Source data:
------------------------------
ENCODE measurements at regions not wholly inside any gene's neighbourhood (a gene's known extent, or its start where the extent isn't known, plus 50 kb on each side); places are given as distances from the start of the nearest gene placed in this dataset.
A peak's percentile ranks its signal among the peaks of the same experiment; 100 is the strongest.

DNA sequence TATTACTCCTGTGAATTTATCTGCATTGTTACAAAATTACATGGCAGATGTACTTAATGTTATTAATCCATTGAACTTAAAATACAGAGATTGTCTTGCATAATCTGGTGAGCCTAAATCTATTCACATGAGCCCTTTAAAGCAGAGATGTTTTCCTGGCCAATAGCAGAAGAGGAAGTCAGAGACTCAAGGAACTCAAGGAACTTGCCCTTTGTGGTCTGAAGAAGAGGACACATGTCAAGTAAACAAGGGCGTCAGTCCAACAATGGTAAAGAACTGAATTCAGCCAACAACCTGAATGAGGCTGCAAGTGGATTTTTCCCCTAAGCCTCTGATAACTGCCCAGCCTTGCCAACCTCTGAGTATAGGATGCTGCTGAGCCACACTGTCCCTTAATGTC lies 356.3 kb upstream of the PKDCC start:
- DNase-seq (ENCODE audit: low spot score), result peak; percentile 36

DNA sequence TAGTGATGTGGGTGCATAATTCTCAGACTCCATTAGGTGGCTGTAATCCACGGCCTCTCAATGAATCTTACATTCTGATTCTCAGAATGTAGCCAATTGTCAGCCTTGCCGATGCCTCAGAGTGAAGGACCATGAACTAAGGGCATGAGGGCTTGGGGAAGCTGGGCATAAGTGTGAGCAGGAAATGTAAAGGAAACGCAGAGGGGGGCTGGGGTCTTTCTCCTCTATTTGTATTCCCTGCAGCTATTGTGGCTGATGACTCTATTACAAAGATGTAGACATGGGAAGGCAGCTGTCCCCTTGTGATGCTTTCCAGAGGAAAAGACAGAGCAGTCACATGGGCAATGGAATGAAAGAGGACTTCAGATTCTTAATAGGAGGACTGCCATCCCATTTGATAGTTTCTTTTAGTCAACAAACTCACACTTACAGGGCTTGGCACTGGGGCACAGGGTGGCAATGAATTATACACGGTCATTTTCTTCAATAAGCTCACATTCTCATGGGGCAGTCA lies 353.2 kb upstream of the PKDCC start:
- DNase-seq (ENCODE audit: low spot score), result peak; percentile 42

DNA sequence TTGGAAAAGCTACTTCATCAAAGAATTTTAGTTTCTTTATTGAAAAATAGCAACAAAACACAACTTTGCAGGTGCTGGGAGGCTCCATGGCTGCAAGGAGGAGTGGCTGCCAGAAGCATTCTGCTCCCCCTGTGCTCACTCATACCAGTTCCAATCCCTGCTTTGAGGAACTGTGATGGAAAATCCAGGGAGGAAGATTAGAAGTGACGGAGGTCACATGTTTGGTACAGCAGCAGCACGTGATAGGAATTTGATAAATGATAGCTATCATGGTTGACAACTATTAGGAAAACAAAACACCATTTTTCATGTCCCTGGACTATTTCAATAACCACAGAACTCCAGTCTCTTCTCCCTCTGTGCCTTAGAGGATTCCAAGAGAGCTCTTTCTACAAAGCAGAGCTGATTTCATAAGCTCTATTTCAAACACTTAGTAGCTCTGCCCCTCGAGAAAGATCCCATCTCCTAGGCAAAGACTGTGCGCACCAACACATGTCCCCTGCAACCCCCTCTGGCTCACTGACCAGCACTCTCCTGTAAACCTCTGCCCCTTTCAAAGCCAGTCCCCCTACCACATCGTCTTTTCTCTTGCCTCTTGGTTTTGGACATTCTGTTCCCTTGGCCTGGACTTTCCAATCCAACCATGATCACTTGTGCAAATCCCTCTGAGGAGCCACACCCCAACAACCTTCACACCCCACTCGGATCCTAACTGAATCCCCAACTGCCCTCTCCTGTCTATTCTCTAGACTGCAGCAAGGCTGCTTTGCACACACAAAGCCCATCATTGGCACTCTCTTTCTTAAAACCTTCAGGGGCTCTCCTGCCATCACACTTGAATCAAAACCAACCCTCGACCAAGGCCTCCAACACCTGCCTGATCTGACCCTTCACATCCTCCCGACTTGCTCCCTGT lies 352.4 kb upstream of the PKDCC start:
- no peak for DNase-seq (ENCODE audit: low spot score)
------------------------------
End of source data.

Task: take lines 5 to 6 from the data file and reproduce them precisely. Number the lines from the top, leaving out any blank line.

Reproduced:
DNA sequence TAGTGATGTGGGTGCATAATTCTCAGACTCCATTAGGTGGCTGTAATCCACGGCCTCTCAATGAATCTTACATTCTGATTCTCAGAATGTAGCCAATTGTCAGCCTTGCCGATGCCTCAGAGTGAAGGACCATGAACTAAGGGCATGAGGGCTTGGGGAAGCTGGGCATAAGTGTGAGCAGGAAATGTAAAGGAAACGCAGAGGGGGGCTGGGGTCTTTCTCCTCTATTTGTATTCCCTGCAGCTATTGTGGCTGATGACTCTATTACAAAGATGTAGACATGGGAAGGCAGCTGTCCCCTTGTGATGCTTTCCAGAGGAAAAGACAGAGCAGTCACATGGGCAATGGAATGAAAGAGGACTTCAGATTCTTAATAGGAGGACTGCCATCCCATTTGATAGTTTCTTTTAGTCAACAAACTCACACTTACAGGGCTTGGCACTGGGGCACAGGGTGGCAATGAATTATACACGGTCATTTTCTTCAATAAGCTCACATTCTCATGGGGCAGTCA lies 353.2 kb upstream of the PKDCC start:
- DNase-seq (ENCODE audit: low spot score), result peak; percentile 42